After lying dormant for nearly 20 years, West Coast hip-hop has made a major comeback over the past few years. Artists like Kendrick Lamar, Dom Kennedy and Nipsey Hussle have put Los Angeles back on the map, and paved the way for an intriguing crop of newcomers to be heard.
One of those newcomers is Inglewood's very own, Skeme. Skeme's latest full length, Ingleworld, was released in December, and has garnered a significant amount of praise from critics and hip-hop aficionados alike. The album features deft lyricism and an impressive handful of beats crafted by mostly unheralded producers.
In support of Ingleworld, Skeme has been playing direct support for Dom Kennedy on his "Get Home Safely" tour. During the tour's stop at Irving Plaza, Skeme took a minute to talk about his music, his relationship with TDE and what he listened to as a young buck.
So, how’s the tour going?
Man amazing at the moment. I’ve been struggling to keep my voice a little bit, but other than that we’re good.
How are the crowds on the east coast compared to what you are used to out west?
I mean, we got a little more reach where I’m from. But, out here it’s been love though. I think the only difference is they’re not all the way familiar with the records, but the energy is still there. We’ve been looking for love everywhere we go and they’ve been showing it. So I can’t even complain. Even the night I lost my voice in Boston, they were still amazingly hyped for a nigga. And I was like, down on myself for not having a voice, but they were still rolling with us. It’s all love.
The West Coast movement has made a lot of progress over the past few years, how does it feel to be a part of that scene?
Man, that’s love. I don’t know how everyone else came up, but I came up feeling like I was going to be a part of something that had to do with California in general. So you know, that’s what I want. To be a part of it is an honor to me, to even be in the conversation with cats like Dom Kennedy and Kendrick Lamar.
Speaking of Kendick... You reportedly had an offer to sign with TDE [Kendrick Lamar's label], but decided to release Inglewood independently. What made you go in that direction?
I respect and have an admiration for what they’ve got going. By the same token, I’d like to be in that position on my own. I wanted to build something solo, but still have respect for TDE [and everybody] across the board. But I want to hold my own flag up at the end of the day. We had been in talks with TDE since 2010 but it was on-and-off and we would dodge around it and shit. Them is my big bros though, so I look up to them for sure.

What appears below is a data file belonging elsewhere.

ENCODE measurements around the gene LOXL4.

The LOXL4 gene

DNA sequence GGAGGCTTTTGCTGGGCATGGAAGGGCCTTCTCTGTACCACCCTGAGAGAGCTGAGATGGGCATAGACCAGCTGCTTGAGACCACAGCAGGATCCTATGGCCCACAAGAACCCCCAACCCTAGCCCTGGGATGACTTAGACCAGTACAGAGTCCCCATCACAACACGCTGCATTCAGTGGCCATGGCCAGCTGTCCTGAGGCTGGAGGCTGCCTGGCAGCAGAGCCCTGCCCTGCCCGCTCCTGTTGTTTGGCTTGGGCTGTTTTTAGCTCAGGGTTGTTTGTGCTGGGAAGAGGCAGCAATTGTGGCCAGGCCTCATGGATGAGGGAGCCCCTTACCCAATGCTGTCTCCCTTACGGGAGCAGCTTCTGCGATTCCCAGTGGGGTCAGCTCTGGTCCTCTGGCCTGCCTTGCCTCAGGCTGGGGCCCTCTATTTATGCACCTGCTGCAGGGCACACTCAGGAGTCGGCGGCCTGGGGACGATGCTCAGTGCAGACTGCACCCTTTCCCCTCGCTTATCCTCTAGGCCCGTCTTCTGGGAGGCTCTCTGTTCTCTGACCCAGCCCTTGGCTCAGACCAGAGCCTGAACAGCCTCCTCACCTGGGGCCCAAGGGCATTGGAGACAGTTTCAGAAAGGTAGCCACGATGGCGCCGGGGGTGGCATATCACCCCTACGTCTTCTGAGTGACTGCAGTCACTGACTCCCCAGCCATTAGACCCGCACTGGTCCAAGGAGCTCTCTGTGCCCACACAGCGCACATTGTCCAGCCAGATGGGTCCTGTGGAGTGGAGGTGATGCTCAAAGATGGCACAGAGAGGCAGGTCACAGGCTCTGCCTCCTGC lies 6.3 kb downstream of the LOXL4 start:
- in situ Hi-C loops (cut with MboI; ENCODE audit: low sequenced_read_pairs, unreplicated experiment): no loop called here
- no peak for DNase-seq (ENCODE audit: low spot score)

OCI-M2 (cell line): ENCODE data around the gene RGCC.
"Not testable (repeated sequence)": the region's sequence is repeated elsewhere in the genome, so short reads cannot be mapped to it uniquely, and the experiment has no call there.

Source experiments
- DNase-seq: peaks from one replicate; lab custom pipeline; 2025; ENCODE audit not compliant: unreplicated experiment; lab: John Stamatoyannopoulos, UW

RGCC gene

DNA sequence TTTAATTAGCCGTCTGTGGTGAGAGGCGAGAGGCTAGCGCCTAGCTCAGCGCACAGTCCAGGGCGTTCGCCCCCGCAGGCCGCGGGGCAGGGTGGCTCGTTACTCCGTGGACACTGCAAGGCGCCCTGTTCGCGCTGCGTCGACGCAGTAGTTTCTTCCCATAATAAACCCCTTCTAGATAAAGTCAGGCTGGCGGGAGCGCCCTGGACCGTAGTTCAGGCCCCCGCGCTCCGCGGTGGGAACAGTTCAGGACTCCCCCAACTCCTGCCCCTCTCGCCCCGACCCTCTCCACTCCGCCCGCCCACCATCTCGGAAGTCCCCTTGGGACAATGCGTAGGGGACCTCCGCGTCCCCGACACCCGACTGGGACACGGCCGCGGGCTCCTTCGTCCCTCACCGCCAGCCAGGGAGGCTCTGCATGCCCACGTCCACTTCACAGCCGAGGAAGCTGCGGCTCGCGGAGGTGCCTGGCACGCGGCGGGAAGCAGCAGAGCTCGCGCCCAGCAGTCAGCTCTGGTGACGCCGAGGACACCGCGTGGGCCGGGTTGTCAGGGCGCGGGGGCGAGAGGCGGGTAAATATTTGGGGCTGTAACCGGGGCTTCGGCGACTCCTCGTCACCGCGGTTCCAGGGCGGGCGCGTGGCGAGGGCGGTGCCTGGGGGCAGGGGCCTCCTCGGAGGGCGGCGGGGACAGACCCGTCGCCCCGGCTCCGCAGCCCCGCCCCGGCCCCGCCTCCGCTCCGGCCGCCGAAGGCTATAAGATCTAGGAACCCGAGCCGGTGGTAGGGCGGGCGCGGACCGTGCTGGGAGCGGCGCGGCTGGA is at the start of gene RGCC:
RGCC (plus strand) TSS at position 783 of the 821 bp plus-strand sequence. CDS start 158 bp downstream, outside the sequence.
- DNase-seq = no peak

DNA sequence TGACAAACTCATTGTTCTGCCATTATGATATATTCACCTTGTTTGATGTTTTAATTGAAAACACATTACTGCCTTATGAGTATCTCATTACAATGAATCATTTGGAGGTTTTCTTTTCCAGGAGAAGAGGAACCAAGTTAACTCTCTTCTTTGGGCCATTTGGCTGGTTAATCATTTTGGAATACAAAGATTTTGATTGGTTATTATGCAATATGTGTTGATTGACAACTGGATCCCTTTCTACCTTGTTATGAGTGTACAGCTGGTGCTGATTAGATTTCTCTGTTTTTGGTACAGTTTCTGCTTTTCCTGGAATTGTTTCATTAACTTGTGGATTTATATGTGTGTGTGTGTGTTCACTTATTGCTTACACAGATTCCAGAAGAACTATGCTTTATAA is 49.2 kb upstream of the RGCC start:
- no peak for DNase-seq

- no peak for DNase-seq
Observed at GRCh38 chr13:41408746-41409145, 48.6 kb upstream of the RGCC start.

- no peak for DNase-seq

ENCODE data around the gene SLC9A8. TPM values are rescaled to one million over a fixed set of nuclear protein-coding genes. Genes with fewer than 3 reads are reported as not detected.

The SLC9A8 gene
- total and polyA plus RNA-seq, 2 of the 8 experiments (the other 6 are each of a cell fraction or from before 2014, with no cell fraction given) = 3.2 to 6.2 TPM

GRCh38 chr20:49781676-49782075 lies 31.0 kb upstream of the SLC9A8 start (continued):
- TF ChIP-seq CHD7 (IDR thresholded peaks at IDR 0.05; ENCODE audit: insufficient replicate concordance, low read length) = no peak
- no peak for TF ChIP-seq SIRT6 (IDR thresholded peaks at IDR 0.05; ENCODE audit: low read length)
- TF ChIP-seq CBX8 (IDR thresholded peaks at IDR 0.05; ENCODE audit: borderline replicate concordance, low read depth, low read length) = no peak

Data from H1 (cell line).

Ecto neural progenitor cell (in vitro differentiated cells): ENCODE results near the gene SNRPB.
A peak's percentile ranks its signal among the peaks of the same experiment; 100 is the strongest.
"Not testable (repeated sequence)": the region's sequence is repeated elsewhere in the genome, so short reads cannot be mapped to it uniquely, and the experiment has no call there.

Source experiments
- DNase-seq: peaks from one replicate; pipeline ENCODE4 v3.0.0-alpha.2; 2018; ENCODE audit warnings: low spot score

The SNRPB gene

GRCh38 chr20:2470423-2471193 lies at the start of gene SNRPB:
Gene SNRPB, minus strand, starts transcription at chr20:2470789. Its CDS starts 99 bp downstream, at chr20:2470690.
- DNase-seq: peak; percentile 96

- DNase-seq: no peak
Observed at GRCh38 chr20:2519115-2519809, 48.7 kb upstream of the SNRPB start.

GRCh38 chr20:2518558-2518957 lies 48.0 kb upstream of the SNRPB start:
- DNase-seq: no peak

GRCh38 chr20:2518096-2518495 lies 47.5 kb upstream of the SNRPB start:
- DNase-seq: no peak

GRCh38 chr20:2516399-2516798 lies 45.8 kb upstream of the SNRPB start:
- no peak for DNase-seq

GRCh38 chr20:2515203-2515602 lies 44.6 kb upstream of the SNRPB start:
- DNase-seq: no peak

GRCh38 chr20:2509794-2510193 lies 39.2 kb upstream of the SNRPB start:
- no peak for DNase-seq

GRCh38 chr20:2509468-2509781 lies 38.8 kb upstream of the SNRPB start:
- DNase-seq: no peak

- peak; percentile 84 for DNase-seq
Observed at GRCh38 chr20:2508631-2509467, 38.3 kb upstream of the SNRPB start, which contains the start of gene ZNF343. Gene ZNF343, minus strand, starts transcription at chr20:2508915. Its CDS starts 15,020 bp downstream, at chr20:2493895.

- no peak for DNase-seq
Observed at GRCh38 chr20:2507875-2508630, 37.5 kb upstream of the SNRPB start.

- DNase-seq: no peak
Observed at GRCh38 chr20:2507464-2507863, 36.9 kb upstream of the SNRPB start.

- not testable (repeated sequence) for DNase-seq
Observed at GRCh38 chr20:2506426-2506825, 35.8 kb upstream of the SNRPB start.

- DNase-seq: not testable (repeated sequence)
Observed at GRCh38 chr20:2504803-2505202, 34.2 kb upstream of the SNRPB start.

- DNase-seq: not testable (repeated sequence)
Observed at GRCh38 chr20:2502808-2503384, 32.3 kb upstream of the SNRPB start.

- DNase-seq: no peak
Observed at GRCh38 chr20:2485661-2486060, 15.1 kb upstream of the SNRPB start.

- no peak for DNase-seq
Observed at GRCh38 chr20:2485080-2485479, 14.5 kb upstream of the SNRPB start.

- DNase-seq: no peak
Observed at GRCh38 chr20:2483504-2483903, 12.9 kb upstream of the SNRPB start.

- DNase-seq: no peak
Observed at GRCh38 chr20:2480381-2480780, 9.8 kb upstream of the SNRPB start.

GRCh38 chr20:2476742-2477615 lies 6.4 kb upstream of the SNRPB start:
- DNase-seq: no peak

You released Ingleworld in December. How is this album different than your previous work?
Man, I think it’s just growth. Every time what we aim for is growth. Everybody should be able to tell by this project that we grew from the last, and this shit is getting better. Beat selections should be getting better. Lyrically, this nigga should be advancing, you know? That’s the thing, I think I took a little more time on it this time around. I’m just trying to get a project that conceptually fits from top to bottom.
What made you start rapping?
It was funny, the first case of me doing it was my pops making a joke about it. He was like, “Oh, you should start rapping,” because I used to memorize other niggas' songs by heart. So I’m quoting everybody else, and he was like, “Why don’t you write your own shit?” So I started making my own shit, and here we are today.
What artists were you memorizing back then?
Mase. Harlem World, top to bottom. That was one of my joints. Who else man… Outkast. ATLiens was my shit, Stankonia was my shit. There was this Timabland and Magoo album, I never remember what the name of it was [Welcome To Our World], it had “Luv 2 Luv U” on there. No Way Out was the shit, P. Diddy and the Family. Somebody else man… Oh, 400 Degreez! [ed. note: House DJ began playing “Back That Azz Up” almost on cue].
Are there any artists or producers that you hope to collaborate with in the future?
Man, on a production level, probably Pharrell. I would love to work with dude. He’s an amazing guy, I’ve been a fan for a long time. On an artist level, as a rapper, I really want to work with [Lil’ Wayne]. That’s been a guy of mine for a minute now. He's been very influential over my sound. The other guys have passed on, R.I.P. Pimp C. R.I.P. to Dolla, who was my older brother. He was probably the only guy that I was gassed to work with, I had so much respect for him. But, on a general music level, probably Erykah Badu and Sade, too. I’m a big fan of them.
What kind of stuff do you get into when you aren't working on your music?
Aw, man. Sleep. It’s really a constant thing. I was talking about that with somebody the other day. I believe in staying away from the whole writer’s block thing and the only way to do that is to continuously work at it. As cliché as it may be, I’d be rather be doing that. If I’m not doing that, I’m probably taking care of my son or going to sleep. Shit, sleep, wake up, make sure my son is cool and then studio. That’s my life at the moment.